I'm starting to get a little understanding but it seems subliminal .Cant wait to  when I can actually explain something that another understands!:0

Dear all - not to spoil your fun :-) but there is short and straigth-forward explanation of the modes in Milans pieces in an introduction by Karl Eggert. Its found on Gerbodes lute tab page here: http://www.gerbode.net/ft2/composers/Milan/el_maestro_1535/

- scroll down to the end of the pieces - look also on the notes to every piece.

Interesting discussion though - also the fact that every mode in renaissance and baroque music had a speciel symbolic meaning - and were belived to influence the listener in a certain way - i.e. every mode could affect the listener with a certain mood or feeling - a fact I believe that every composer and player at that time probably were aware of - but I think it is something which is forgotten in the playing of this kind of music today - I could be wrong? But it gives the playing of the music a whole new perspective...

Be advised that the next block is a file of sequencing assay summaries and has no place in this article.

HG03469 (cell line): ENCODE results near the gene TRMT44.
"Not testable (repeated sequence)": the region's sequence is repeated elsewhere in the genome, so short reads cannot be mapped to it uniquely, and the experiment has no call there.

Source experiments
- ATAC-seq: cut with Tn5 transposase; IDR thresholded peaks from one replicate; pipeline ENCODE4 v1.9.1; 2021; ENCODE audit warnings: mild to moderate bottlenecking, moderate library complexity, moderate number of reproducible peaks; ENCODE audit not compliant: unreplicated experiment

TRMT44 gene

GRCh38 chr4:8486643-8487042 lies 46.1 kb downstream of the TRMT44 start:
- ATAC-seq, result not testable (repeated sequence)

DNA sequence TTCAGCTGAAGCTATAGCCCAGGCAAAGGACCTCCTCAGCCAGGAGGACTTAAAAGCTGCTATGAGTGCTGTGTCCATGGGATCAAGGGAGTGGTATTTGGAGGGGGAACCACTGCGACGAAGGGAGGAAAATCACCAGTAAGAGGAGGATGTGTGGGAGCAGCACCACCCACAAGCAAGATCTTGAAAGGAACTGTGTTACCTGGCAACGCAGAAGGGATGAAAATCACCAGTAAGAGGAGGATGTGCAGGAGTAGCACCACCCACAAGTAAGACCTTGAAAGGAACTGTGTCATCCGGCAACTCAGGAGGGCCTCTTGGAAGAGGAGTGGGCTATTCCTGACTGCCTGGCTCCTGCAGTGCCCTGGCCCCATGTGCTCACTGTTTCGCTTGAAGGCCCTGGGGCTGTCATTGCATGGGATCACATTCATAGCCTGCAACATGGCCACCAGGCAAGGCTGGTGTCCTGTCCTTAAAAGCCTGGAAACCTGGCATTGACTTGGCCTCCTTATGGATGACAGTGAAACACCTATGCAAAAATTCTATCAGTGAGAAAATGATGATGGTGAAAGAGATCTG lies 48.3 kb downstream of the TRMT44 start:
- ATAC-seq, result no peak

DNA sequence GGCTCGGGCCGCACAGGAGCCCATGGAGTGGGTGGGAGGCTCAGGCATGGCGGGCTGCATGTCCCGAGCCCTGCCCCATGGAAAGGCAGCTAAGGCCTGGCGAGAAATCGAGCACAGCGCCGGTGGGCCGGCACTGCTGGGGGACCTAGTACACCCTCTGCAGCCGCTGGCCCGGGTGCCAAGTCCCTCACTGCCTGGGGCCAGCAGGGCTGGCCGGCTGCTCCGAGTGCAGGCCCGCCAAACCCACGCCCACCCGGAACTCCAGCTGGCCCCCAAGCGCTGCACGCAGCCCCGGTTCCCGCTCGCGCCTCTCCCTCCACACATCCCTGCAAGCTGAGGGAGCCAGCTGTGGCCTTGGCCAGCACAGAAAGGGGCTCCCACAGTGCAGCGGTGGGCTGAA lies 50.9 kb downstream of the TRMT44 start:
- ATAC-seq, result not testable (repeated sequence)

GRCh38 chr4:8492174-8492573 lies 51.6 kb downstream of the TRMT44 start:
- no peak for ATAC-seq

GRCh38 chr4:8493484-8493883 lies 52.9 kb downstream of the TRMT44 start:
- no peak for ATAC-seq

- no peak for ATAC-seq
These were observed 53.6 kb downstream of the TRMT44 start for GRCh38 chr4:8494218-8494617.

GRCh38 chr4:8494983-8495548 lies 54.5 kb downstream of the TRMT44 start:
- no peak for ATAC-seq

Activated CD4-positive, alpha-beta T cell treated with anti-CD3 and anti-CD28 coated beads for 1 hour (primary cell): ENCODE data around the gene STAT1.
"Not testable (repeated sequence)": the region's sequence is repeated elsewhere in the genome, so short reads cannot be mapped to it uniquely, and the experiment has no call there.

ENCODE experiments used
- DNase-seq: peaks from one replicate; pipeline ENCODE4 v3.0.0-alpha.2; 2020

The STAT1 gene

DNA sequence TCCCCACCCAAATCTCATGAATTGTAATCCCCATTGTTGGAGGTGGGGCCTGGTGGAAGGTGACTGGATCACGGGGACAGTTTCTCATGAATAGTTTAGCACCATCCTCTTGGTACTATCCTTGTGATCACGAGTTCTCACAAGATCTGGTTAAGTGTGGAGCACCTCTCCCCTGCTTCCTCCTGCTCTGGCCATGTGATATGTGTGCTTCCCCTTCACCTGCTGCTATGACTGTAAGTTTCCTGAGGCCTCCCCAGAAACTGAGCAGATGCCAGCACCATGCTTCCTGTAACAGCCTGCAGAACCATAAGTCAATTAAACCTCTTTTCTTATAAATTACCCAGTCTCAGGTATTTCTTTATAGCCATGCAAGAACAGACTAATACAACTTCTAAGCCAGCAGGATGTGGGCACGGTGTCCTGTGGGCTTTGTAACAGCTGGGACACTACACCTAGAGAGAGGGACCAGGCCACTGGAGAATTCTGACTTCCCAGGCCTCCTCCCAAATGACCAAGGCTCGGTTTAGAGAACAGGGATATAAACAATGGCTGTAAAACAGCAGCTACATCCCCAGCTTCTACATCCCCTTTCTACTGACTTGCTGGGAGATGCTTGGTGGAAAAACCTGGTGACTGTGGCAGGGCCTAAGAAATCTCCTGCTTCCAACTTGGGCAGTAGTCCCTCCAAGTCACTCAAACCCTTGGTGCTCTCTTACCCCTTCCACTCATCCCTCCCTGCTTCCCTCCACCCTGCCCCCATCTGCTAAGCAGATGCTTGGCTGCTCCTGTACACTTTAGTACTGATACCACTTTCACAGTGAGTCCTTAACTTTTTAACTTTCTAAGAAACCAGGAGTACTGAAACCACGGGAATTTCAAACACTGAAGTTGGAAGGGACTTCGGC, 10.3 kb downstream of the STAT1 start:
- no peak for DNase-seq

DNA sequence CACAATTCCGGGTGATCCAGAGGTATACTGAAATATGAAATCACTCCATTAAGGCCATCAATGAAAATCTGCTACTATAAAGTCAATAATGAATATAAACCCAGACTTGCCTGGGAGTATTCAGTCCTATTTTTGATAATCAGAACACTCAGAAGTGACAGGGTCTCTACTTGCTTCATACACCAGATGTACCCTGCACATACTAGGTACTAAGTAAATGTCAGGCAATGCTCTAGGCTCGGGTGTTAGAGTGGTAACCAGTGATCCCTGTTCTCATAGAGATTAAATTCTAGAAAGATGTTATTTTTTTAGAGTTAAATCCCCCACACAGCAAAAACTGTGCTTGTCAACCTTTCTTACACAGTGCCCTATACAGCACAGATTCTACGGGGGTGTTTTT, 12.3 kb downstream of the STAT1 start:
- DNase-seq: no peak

Maaannn!!! You fun spoiler you! 


We all forgot about Sarges wonderful and much appreciated work. Thank you Michael, for pointing those essays out.

Yeah the nerve of you Michael!


See, you didnt stop the fun!


Thank you Michael .It is helpful now that Martin has me thinking in D like I should be .The tempi suggestions are gonna be helpfull also.

Ha Ha!

I still dont understand the pieces  according to Milans modal thinking.Just what the mode is called pertaining to each piece.Helpful on a college test but not when trying to understand the modal significance of writing music they way Milan did. There is more to this than a pat answer!

Let the rumble continue!